A Lakewood Ranch lawyer is honored for his legal aid work
Neil T. Lyons’ pro bono work is “my responsibility to the community,’’ he says.
If there’s one thing TV cops have taught us, it’s that suspects have rights.
You have the right to remain silent, though anything you say can and will be used against you in a court of law.
You have the right to an attorney and to have that attorney present during questioning. And if you cannot afford an attorney, one will be appointed for you at no cost.
Real officers and Hollywood stand-ins from Joe Friday to Crockett and Tubbs have been delivering those now-familiar Miranda warnings since the landmark 1966 Supreme Court decision as a recitation of accused criminals’ Constitutional rights.
But it’s that last one, the bit about representing those who can’t afford an attorney, that especially sticks to Lakewood Ranch lawyer Neil T. Lyons’ heart. Lyons specializes in elder law with Luhrsen Goldberg LLC and finds plenty of need for his services, often for free, or in legal terms, pro bono (literally, pro bono publico, which is Latin for “for the good of the public”).
“The work I do for my paid clients is my job,’’ Lyons said. “That's my job, because I do have financial goals I have to meet, regardless. The pro bono work I do is my responsibility to the community.”Neil T. Lyons
While criminal cases often grab the spotlight, free legal aid extends past handcuffs and jailhouse interrogations to equally important and more numerous areas, he says, adding civil cases outnumber criminal five to seven times. And, because there’s no Constitutional right to legal aid in civil cases, thousands of people would do without if not for attorneys who perform that same kind of legal work for no charge.
“The work I do for my paid clients is my job,’’ Lyons said. “That's my job, because I do have financial goals I have to meet, regardless. The pro bono work I do is my responsibility to the community.”
Lyons, who graduated from Stetson Law in 2011, has donated more than 1,000 hours of pro bono services to Legal Aid of Manasota and founded the Access to Justice Committee of the Sarasota Bar Association. That group coordinates pro bono services between bar associations, the 12th Circuit’s Pro Bono and legal aid groups to help lawyers match up with clients in need. The 12th Circuit includes Sarasota, Manatee and DeSoto counties.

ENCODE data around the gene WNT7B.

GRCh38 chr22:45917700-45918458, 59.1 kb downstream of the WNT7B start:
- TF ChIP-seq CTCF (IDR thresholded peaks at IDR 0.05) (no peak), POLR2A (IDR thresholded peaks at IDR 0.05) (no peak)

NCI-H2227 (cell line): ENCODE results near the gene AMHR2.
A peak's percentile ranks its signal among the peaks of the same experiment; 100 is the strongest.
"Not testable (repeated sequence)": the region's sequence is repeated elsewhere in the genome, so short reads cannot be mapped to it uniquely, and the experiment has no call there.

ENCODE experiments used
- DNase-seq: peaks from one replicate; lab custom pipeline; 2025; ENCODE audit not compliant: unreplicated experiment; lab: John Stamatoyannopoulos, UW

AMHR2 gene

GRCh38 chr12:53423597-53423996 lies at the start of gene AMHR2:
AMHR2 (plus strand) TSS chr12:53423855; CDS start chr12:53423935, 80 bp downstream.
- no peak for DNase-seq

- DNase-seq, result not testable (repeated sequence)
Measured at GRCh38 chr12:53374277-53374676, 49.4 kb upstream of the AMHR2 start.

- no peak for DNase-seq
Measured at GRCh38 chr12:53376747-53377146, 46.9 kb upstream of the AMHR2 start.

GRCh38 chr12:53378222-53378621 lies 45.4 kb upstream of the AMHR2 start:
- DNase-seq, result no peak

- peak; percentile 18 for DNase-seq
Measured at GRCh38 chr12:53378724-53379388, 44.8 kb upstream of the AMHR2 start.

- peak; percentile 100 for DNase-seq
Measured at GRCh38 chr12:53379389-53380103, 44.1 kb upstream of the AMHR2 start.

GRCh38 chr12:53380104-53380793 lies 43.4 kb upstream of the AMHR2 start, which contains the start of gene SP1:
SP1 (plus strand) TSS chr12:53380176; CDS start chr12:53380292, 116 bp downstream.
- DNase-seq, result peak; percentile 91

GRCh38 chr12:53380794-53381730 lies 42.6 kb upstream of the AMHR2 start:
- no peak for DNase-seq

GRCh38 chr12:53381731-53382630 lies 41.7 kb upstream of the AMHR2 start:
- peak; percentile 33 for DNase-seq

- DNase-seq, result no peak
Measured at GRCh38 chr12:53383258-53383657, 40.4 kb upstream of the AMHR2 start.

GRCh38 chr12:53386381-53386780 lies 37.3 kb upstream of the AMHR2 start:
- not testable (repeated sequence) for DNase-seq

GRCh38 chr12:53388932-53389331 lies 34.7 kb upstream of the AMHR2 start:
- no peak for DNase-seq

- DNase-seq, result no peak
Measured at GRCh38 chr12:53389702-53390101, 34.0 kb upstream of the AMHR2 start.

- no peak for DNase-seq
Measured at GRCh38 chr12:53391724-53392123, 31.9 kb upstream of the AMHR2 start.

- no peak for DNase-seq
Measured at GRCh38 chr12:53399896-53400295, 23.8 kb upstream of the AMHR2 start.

In January, Lyons was one of 21 recipients of the Florida Bar Association’s Pro Bono Service Awards – one for each of the state’s judicial circuits and one for a Florida lawyer practicing out of state. About 100,000 men and women are members of the Florida Bar. The 12th Circuit encompasses Sarasota, Manatee and DeSoto counties.
From July 2022 to July 2023, Florida lawyers performed more than 1.5 million hours of free services to clients and donated more than $7.5 million to legal-aid groups, according to the Florida Bar. Generally, the Florida Bar recommends its members aspire to perform at least 20 hours of pro bono work annually or donate $350 to the cause, though there is no requirement to do so.
Elsewhere in the Tampa Bay area, Kit Van Pelt of Clearwater was the award recipient for the Sixth Circuit, encompassing Pasco and Pinellas counties; M. Taylor Tremel of Eustis was the recipient for the Fifth Circuit, encompassing Citrus, Lake, Hernando, Marion and Sumter counties; and Gilbert M. Singer of Tampa was the recipient for the 13th Circuit, encompassing Hillsborough County.
Lyons said a typical pro bono case might involve guardian advocacy for the parents of an adult child with autism, Down syndrome or other conditions that require health decisions to be made beyond the age of 18.
“When somebody turns 18 regardless of what their cognitive abilities are, the world considers them to be an adult, so those parents would run into issues with (medical-privacy regulations),’’ Lyons said, adding that physicians often must be careful about what information is revealed, even to a parent in such cases. “So we need something to say that it’s OK for (them) to tell you this.’’
Often, the adult child would be represented by one lawyer working on a pro bono basis with another representing the parents, though not in an adversarial setting. After parents call around learning the fees involved in such representation, they often turn to legal aid groups for help, if they qualify.
“So that’s nice because you get to see the rewarding experience of a parent,’’ Lyons said. “And you can kind of represent them long term for the most part. If I can help, why not?”
Unlike criminal representation of the indigent, often through the Public Defender’s Office but sometimes also through pro bono work, there is no public funding for representation in civil cases. That work is accomplished through lawyers and law firms committing to the practice and through private and philanthropical support of legal aid societies.
“I don’t know if anybody’s ever done a deep dive into what this would even look like or how much it would cost,’’ Lyons said of public funding of civil-case legal aid. “I would think it would bust the bank.’’
Lyons said he gains a measure of personal satisfaction and gratification in his pro bono work, and said he takes inspiration from his father and father-in-law, who both encouraged him to pursue the law and served in their own ways – his father as a Naval officer for 25 years and his father-in-law as a physician who frequently donated his medical services in New York City’s Harlem.
“As I say it, it would dishonor their memories if I didn’t do it,’’ he said.
Eric Garwood is the executive editor of the Community News Collaborative. Reach him at firstname.lastname@example.org